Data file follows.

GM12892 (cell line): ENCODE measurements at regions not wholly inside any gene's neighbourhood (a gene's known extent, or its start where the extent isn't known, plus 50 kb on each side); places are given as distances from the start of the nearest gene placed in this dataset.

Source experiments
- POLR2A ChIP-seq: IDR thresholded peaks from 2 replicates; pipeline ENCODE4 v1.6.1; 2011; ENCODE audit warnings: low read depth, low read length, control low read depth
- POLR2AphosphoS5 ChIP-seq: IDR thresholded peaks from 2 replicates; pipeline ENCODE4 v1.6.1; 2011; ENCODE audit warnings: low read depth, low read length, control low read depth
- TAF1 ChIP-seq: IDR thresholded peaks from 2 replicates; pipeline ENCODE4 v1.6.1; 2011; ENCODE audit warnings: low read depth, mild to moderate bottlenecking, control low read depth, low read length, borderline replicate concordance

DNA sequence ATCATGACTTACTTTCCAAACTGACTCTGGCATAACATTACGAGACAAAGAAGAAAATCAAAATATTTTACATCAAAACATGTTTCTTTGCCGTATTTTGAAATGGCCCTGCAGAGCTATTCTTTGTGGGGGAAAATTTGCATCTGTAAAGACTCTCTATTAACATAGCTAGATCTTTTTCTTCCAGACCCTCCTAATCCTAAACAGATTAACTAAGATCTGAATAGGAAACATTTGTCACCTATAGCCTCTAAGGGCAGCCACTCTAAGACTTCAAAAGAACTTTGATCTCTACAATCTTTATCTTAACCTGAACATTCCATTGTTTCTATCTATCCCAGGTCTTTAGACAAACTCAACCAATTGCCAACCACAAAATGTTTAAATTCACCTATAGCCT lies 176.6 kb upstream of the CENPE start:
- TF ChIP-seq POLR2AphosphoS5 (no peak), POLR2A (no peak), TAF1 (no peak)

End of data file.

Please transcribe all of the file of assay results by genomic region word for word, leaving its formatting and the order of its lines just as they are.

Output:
GM12892 (cell line): ENCODE measurements at regions not wholly inside any gene's neighbourhood (a gene's known extent, or its start where the extent isn't known, plus 50 kb on each side); places are given as distances from the start of the nearest gene placed in this dataset.

Source experiments
- POLR2A ChIP-seq: IDR thresholded peaks from 2 replicates; pipeline ENCODE4 v1.6.1; 2011; ENCODE audit warnings: low read depth, low read length, control low read depth
- POLR2AphosphoS5 ChIP-seq: IDR thresholded peaks from 2 replicates; pipeline ENCODE4 v1.6.1; 2011; ENCODE audit warnings: low read depth, low read length, control low read depth
- TAF1 ChIP-seq: IDR thresholded peaks from 2 replicates; pipeline ENCODE4 v1.6.1; 2011; ENCODE audit warnings: low read depth, mild to moderate bottlenecking, control low read depth, low read length, borderline replicate concordance

DNA sequence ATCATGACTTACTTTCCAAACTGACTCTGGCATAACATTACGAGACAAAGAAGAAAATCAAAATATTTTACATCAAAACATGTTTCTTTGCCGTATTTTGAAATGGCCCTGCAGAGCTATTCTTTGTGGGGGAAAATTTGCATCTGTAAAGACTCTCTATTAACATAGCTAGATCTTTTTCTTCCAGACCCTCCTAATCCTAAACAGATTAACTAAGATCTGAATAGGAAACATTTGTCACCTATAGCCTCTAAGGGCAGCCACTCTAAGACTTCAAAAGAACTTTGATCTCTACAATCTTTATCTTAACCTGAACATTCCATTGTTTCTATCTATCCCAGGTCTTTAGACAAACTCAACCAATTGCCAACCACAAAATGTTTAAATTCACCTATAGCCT lies 176.6 kb upstream of the CENPE start:
- TF ChIP-seq POLR2AphosphoS5 (no peak), POLR2A (no peak), TAF1 (no peak)